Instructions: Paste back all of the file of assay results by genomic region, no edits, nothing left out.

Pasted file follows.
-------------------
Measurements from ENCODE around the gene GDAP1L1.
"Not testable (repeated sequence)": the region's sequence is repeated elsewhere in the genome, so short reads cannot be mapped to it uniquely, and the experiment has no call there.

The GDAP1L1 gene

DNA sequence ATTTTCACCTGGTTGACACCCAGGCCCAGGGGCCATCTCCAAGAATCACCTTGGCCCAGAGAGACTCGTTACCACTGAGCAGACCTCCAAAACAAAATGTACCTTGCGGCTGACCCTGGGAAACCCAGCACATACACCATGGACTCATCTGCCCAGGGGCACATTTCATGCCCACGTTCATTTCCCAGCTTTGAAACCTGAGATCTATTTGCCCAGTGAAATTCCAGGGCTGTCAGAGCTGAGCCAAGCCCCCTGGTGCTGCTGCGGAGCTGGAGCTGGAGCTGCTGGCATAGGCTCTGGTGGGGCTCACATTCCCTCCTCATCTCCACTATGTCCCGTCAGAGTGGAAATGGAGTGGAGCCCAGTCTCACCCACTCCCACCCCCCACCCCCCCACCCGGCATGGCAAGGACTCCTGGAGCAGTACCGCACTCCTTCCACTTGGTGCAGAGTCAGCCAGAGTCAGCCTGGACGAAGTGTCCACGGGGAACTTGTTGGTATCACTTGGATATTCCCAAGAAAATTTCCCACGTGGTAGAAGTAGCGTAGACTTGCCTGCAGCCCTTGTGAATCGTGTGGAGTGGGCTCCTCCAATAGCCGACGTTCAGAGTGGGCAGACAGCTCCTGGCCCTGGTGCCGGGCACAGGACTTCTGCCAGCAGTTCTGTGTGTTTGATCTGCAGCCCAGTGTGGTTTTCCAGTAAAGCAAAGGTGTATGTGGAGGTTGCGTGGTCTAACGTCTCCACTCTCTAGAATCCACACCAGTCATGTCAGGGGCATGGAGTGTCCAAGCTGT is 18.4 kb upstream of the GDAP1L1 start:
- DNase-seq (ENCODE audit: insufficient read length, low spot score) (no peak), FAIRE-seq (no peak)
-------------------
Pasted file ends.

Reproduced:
Measurements from ENCODE around the gene GDAP1L1.
"Not testable (repeated sequence)": the region's sequence is repeated elsewhere in the genome, so short reads cannot be mapped to it uniquely, and the experiment has no call there.

The GDAP1L1 gene

DNA sequence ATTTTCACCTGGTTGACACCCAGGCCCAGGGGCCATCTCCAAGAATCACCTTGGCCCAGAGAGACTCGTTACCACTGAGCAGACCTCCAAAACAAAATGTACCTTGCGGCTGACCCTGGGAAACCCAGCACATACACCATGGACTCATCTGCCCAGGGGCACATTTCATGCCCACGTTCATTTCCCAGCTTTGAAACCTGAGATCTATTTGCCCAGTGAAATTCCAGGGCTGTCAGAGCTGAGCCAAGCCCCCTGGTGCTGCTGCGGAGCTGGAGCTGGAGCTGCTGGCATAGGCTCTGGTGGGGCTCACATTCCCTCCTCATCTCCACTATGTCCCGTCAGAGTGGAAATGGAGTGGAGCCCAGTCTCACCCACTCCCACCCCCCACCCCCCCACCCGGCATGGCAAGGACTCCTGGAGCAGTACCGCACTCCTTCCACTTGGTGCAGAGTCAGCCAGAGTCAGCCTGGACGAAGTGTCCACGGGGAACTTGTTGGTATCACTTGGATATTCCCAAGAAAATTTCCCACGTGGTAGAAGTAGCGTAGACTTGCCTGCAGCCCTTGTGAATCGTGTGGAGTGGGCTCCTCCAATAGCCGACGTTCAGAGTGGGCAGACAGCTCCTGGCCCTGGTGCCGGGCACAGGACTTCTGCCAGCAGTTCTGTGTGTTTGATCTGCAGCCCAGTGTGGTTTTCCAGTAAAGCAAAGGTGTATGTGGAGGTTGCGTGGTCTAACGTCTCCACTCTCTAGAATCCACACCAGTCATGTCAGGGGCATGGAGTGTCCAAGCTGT is 18.4 kb upstream of the GDAP1L1 start:
- DNase-seq (ENCODE audit: insufficient read length, low spot score) (no peak), FAIRE-seq (no peak)